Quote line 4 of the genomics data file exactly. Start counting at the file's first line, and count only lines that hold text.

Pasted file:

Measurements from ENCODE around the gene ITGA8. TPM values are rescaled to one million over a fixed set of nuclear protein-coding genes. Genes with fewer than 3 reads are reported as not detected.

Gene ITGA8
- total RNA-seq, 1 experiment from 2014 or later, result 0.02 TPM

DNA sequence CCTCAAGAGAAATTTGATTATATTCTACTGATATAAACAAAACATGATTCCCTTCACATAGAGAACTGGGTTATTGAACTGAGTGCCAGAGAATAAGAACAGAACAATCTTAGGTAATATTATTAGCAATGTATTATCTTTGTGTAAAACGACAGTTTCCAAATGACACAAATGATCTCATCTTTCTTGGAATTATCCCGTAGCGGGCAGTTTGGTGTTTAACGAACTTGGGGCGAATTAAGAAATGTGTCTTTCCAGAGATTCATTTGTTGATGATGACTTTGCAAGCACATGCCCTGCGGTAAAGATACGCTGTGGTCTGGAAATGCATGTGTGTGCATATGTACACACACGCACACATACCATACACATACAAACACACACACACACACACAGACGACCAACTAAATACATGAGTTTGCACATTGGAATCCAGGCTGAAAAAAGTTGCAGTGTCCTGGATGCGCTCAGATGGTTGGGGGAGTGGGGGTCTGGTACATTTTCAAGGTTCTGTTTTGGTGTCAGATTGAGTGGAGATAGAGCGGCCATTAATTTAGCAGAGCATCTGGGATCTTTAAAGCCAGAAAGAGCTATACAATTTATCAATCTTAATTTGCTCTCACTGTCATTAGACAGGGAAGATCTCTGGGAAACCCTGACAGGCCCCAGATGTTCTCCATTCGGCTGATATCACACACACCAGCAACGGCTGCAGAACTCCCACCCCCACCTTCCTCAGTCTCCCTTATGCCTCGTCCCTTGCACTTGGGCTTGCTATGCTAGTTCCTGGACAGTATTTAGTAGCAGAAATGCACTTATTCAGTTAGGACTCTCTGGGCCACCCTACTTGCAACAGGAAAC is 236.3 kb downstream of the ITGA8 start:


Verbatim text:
DNA sequence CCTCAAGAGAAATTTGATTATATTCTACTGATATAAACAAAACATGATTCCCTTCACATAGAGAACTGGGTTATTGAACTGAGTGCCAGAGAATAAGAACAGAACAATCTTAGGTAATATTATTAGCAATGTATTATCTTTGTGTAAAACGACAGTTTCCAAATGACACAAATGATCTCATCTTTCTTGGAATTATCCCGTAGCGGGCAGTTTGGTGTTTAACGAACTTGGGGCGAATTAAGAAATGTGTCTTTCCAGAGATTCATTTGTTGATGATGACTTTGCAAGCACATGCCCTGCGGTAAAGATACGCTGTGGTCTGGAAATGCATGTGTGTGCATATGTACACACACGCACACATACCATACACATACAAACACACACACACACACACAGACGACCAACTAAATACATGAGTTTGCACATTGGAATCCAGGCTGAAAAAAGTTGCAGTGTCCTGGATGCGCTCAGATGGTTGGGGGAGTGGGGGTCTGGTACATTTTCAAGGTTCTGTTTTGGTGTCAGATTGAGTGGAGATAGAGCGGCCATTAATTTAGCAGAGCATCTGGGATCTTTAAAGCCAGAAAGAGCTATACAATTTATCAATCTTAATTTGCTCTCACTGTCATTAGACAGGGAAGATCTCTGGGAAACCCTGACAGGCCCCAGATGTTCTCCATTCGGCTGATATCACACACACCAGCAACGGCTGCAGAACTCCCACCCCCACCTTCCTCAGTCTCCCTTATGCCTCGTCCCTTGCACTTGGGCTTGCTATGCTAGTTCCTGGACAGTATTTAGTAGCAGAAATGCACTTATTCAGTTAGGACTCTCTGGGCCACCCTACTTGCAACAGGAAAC is 236.3 kb downstream of the ITGA8 start: